Doing Business in California: Failing to Obtain a Certificate of Qualification

Doing Business in CaliforniaAs we discussed in our blog last week, a foreign corporation or other business entity transacting business within California must comply with the certification requirements of Corporations Code § 2105 and obtain a Certificate of Qualification.  As set forth in the following list, the consequences for failing to comply with the California Corporations Code (the “Code”) can be harsh.

  • A foreign entity is not permitted to maintain an action or proceeding within California regarding business transacted intrastate until it comes within compliance of the Code.

  • Transacting unauthorized intrastate business is deemed as consenting to the jurisdiction of California courts in any civil action arising in California in which the entity is named as a defendant.

  • The entity may be subject to a per diem (per day) penalty of $20.00 for each day that unauthorized intrastate business is transacted.

  • Prosecution may be brought by the California Attorney General and an additional money penalty may be sought against the entity.

The harsh consequences described above can be avoided by obtaining a Certificate of Qualification.  Under Corporations Code § 2105, in order to obtain that certificate a foreign corporation or other business entity must file a form prescribed by the Secretary of State that is signed by a corporate officer or a trustee stating, among other things:

  • Its name and the state or place of its incorporation or organization.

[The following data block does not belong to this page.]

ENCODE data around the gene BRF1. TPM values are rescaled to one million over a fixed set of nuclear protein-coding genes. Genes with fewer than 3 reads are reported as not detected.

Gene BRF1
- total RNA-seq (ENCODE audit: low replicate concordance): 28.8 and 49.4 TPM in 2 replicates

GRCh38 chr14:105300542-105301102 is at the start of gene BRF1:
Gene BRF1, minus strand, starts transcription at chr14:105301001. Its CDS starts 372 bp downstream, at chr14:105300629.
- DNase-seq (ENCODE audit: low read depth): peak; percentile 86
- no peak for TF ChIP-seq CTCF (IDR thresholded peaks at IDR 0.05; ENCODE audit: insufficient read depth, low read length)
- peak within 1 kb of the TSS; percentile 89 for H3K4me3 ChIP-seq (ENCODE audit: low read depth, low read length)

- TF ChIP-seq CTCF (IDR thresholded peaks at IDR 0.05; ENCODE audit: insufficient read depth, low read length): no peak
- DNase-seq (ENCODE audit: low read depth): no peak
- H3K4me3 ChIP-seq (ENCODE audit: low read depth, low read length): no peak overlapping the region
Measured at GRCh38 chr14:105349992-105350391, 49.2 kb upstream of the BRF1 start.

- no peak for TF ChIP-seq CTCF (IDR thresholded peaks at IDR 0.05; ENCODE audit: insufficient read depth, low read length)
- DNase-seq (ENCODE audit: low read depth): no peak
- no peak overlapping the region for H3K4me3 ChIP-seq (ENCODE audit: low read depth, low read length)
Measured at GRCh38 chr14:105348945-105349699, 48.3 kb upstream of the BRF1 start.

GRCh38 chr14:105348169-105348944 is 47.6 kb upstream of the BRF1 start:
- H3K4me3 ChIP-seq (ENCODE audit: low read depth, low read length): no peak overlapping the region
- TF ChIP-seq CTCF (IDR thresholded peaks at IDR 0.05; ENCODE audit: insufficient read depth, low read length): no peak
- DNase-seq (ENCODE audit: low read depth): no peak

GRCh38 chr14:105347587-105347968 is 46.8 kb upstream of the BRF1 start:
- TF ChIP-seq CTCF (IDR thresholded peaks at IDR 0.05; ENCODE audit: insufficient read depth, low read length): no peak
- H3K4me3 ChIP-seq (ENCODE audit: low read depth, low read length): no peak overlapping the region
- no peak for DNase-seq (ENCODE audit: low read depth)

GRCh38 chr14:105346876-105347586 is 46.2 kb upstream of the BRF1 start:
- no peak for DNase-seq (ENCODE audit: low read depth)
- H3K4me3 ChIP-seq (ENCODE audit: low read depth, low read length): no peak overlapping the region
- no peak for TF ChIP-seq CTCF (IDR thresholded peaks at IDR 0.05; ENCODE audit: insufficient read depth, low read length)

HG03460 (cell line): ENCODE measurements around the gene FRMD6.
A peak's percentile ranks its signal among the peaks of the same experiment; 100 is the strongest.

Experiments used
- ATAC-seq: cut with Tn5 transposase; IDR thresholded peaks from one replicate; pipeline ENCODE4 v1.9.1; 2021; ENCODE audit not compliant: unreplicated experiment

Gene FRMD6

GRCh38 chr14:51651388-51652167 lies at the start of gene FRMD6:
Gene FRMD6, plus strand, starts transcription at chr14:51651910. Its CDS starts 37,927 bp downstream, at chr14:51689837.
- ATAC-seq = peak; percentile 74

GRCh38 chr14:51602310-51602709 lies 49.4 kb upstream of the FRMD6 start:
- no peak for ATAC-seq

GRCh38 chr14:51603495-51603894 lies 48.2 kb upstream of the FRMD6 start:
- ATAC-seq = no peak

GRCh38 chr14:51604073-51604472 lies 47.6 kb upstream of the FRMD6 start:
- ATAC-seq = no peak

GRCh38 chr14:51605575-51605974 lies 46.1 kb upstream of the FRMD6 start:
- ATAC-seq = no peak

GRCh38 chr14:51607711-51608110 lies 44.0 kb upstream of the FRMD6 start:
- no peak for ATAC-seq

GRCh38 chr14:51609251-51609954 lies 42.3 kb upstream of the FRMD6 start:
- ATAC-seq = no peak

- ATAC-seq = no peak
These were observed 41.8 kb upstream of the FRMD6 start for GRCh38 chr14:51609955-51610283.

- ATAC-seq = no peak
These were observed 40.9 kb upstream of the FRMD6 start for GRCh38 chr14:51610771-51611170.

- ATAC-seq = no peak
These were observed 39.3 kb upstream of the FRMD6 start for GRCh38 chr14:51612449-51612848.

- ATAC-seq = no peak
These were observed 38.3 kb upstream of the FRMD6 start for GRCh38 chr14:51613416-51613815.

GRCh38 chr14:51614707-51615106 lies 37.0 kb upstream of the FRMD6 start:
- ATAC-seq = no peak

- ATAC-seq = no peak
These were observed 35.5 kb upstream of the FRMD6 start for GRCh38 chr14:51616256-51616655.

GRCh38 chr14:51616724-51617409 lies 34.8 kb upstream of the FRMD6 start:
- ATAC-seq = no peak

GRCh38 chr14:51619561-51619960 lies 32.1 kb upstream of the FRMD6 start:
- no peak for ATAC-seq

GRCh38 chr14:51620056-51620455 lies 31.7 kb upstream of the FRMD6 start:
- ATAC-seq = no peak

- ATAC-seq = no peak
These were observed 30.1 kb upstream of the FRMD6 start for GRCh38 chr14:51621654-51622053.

• The street address of its principal executive office.

  • The street address of its principal office within California, if any.

  • The name of an agent for service of legal process located within California.

  • Irrevocable consent to service of process directed to it upon the California agent designated

  • Affirmation of compliance with certain insurance requirements, if applicable.

Once the foreign entity makes all appropriate filings and pays the associated filing fees it receives a Certificate of Qualification from the Secretary of State.

The corporation may then maintain or refile a case that had been dismissed because of its non-compliance.  However, and importantly, the corporation must be cognizant of the otherwise applicable statute of limitations and refile promptly if necessary.  If refiling an action that had previously been dismissed, the entity must file receipts and evidence of compliance (such as the Certificate of Qualification) with the clerk of the court.

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